When it comes to knowing God’s will, His Word makes many things clear. For example, we are to love God with all our heart, soul, mind, and strength, and we are to love others as we love ourselves. We are to repent of our sins and believe in Jesus Christ as our Saviour. 

We are to worship God and be holy and set apart for His glory. We are to be continually filled with the Holy Spirit. We are to do good deeds, witness to others, and make disciples. 

However, there are many circumstances in life in which the Bible does not give specific instruction. For instance, the Bible doesn’t say who to marry or where to work. When there is no instruction regarding God’s will on a specific topic, the Bible provides principles that will always lead you in the right direction.

If you’re not in the Word, the Word won’t be in you

God directs us to make “wise” decisions that correspond with His Word. Disobedience leads to disappointment. Before making an important decision, ask, “Is God truly guiding me?” If you’re not sure, then wait. And always remember: If you’re not in the Word, the Word won’t be in you, and your spiritual vision will be very cloudy.

Three keys: Pray, stay, obey 

One of the best ways to know if God is truly guiding you is to pray, stay, and obey — pray for direction, stay in His Word, and obey His principles. J.I. Packer has said, “God is more likely to direct me through wise teaching than through inner voices.” Packer isn’t discounting the work of the Holy Spirit, but he is cautioning against “inner voice”

Satan, the world, and our flesh all work against us. God’s leading calms your heart, but the flesh wants to rush. God leads, but Satan pushes. God calms, but the flesh obsesses. God encourages, the world discourages. God reassures, but the world frightens. God enlightens, Satan confuses. God convicts, Satan condemns.

The need to pray, stay, and obey is absolutely vital when it comes to knowing God’s will — partial obedience is the same as disobedience. Obeying the Word leads us in the right direction. Truth conquers deception and exposes sin; it prevents danger instead of leading us into danger.

Hearing but not doing

Often, we follow the wrong voice because we live in deception. We hear but do not do. 

But be doers of the word, and not hearers only, deceiving yourselves. James 1:22

Worshiping God and applying the Word saturates our spiritual lives just like a slowly dripping water source renews a dying bush. A plant that was once dead, barren, and unfruitful can once again be alive, active, and fruitful as the result of being watered. You too can hear God’s voice and regain lost ground by allowing the Word of God to saturate your heart and mind.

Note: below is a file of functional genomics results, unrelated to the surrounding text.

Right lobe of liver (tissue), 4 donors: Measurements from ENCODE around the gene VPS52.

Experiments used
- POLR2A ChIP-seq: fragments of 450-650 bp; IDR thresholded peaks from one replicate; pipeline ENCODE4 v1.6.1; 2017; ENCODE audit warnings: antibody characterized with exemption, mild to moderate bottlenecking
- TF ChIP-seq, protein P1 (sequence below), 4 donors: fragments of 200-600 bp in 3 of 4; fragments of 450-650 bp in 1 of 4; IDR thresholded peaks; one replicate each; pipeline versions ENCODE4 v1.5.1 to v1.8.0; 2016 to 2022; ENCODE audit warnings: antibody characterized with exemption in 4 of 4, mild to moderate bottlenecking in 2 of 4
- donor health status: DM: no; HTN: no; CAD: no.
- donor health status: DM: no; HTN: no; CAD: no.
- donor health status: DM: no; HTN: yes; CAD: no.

Satan’s ultimate plan is to distance us from God, and “to kill, steal, and destroy”

The thief comes only to steal and kill and destroy. I came that they may have life and have it abundantly. John 10:10

The NKJV Study Bible offers these five points regarding how the enemy plants thoughts in our minds: 

1. Doubt: Makes you question God and His goodness. 
2. Discouragement: Makes you look at your problems rather than God. 
3. Diversion: Makes the wrong things seem attractive so that we want them more than the right things. 
4. Defeat: Makes you feel like a failure so that you don’t even try. 
5. Delay: Makes you put off doing something God wants you to do so that it never gets done.

The slippery slope of sin 

As noted earlier, sin is deceptive — it blinds our spiritual eyes and leads us away from God. It deceives us into a false sense of security while justifying poor choices. Sin excuses wrong behavior and prevents us from fulfilling the will of God, but obedience redirects us and brings clarity and joy to our lives.

Imagine how encouraging it will be when you saturate your mind with God’s Word on a daily basis and remove many of the distractions and discouragements of life. Begin today.

Hearing a familiar voice 

If you’re searching for God, I encourage you to look to the One who has the answers and surrender your life to Him. No matter what you have done or have experienced you can turn to Christ and get on the right track:

If you confess with your mouth that Jesus is Lord and believe in your heart that God raised Him from the dead, you will be savedRomans 10:9

Once you know the Good Shepherd, then you will hear His voice and know His will. Jesus said,

My sheep hear My voice, and I know them, and they follow Me” John 10:27

One famous quote captures it well: “A true measure of a person is not who they were, but who they will become.” It’s all about Who you know!

 adapted from Christian Post article Feb. 20th, 2022 “How to hear God’s voice to know His will” by Pastor Shane Idleman